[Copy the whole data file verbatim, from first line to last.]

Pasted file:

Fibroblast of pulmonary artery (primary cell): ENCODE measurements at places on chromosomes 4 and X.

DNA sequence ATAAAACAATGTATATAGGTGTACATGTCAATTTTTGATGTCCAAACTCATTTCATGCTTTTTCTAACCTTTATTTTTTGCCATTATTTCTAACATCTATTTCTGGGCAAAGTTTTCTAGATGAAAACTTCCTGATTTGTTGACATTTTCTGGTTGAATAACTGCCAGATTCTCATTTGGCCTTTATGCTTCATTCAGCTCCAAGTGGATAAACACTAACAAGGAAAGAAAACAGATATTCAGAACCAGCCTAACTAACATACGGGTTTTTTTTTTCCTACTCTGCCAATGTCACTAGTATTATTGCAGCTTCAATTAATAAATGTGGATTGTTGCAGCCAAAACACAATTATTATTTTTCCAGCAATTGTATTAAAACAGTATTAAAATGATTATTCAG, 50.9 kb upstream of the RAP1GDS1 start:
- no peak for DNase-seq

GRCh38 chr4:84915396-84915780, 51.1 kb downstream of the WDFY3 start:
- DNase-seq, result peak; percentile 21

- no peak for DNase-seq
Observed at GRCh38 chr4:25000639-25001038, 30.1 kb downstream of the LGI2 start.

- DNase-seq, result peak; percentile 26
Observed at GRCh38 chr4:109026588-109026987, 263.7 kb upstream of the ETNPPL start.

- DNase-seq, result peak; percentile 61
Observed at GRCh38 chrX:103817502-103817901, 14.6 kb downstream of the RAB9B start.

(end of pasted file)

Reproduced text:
Fibroblast of pulmonary artery (primary cell): ENCODE measurements at places on chromosomes 4 and X.

DNA sequence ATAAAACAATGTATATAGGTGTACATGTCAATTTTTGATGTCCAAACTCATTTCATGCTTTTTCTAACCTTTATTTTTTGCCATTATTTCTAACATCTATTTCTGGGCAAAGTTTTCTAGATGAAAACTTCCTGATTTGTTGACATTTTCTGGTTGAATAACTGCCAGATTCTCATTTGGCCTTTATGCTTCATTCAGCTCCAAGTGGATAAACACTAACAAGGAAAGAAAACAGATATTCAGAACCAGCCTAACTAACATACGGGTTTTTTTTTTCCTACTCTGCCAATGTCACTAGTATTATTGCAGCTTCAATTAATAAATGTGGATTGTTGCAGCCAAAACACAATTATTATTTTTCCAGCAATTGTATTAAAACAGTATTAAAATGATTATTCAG, 50.9 kb upstream of the RAP1GDS1 start:
- no peak for DNase-seq

GRCh38 chr4:84915396-84915780, 51.1 kb downstream of the WDFY3 start:
- DNase-seq, result peak; percentile 21

- no peak for DNase-seq
Observed at GRCh38 chr4:25000639-25001038, 30.1 kb downstream of the LGI2 start.

- DNase-seq, result peak; percentile 26
Observed at GRCh38 chr4:109026588-109026987, 263.7 kb upstream of the ETNPPL start.

- DNase-seq, result peak; percentile 61
Observed at GRCh38 chrX:103817502-103817901, 14.6 kb downstream of the RAB9B start.